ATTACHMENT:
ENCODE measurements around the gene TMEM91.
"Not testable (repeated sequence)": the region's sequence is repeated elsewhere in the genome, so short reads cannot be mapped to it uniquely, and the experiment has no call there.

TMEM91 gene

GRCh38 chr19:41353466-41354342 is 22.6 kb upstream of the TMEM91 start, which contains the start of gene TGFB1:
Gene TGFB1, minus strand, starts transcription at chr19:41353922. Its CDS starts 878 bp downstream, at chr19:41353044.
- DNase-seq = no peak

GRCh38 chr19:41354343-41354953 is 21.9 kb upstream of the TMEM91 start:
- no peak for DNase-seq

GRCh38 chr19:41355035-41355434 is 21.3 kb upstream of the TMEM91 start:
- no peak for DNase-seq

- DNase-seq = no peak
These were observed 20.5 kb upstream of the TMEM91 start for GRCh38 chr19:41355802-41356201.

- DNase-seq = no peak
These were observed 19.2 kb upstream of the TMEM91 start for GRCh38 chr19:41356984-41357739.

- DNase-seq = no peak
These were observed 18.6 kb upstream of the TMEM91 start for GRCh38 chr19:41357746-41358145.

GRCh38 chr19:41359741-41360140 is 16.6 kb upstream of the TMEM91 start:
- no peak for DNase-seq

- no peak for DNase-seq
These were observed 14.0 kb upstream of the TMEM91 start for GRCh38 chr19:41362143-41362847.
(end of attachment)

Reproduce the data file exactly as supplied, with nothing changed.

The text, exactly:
ENCODE measurements around the gene TMEM91.
"Not testable (repeated sequence)": the region's sequence is repeated elsewhere in the genome, so short reads cannot be mapped to it uniquely, and the experiment has no call there.

TMEM91 gene

GRCh38 chr19:41353466-41354342 is 22.6 kb upstream of the TMEM91 start, which contains the start of gene TGFB1:
Gene TGFB1, minus strand, starts transcription at chr19:41353922. Its CDS starts 878 bp downstream, at chr19:41353044.
- DNase-seq = no peak

GRCh38 chr19:41354343-41354953 is 21.9 kb upstream of the TMEM91 start:
- no peak for DNase-seq

GRCh38 chr19:41355035-41355434 is 21.3 kb upstream of the TMEM91 start:
- no peak for DNase-seq

- DNase-seq = no peak
These were observed 20.5 kb upstream of the TMEM91 start for GRCh38 chr19:41355802-41356201.

- DNase-seq = no peak
These were observed 19.2 kb upstream of the TMEM91 start for GRCh38 chr19:41356984-41357739.

- DNase-seq = no peak
These were observed 18.6 kb upstream of the TMEM91 start for GRCh38 chr19:41357746-41358145.

GRCh38 chr19:41359741-41360140 is 16.6 kb upstream of the TMEM91 start:
- no peak for DNase-seq

- no peak for DNase-seq
These were observed 14.0 kb upstream of the TMEM91 start for GRCh38 chr19:41362143-41362847.